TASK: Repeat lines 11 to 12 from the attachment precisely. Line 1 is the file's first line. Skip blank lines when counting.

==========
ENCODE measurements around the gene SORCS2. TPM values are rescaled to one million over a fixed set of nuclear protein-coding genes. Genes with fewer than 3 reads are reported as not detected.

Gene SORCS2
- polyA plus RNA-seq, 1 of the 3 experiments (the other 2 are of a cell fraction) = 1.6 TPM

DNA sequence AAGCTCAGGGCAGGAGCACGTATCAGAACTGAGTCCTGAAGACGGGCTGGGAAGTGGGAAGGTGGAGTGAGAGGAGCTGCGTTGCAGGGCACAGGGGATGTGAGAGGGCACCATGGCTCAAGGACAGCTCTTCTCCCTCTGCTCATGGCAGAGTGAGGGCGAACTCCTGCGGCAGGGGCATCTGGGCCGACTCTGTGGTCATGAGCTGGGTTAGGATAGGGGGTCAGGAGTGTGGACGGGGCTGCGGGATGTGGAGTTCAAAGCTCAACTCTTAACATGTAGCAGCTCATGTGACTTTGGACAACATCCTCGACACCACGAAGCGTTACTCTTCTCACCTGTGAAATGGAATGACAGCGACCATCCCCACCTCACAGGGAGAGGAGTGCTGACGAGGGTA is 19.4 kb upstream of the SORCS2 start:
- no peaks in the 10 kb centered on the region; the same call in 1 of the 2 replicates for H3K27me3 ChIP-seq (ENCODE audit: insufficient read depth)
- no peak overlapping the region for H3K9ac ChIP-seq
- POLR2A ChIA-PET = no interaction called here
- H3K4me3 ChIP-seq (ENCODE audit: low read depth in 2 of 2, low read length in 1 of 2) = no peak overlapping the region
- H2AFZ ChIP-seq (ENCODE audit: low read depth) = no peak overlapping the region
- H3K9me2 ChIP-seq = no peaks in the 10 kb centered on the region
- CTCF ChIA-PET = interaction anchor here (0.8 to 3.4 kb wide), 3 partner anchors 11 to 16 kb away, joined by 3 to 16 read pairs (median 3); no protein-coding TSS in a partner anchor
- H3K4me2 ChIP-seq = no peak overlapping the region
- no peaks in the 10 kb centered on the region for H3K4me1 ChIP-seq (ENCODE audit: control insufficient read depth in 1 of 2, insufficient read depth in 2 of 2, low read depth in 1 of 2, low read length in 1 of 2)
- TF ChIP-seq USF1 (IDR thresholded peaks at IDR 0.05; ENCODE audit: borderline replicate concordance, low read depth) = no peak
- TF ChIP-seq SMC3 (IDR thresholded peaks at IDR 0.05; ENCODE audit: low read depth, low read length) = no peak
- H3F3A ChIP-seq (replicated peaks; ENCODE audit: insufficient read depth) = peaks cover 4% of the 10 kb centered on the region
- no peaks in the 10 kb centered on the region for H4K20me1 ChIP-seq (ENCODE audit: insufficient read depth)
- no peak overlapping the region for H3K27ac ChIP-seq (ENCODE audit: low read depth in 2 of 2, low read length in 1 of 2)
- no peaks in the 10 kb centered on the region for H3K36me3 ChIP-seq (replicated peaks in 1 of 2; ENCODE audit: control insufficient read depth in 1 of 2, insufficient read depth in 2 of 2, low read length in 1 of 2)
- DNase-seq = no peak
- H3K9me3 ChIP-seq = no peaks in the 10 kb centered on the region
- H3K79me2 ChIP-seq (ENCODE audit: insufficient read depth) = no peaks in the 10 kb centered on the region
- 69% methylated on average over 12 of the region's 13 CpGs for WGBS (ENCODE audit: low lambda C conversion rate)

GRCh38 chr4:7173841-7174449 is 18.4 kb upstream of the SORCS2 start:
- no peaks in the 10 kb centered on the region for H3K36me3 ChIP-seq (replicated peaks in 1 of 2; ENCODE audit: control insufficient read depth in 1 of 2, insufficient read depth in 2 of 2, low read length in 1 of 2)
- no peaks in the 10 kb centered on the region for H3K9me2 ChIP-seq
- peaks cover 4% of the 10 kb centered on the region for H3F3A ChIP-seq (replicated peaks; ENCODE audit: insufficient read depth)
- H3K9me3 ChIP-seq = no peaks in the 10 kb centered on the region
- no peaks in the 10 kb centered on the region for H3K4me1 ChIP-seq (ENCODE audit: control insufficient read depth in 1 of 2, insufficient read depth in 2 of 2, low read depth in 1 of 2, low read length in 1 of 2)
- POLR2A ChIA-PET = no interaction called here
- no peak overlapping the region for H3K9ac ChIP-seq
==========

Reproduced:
- CTCF ChIA-PET = interaction anchor here (0.8 to 3.4 kb wide), 3 partner anchors 11 to 16 kb away, joined by 3 to 16 read pairs (median 3); no protein-coding TSS in a partner anchor
- H3K4me2 ChIP-seq = no peak overlapping the region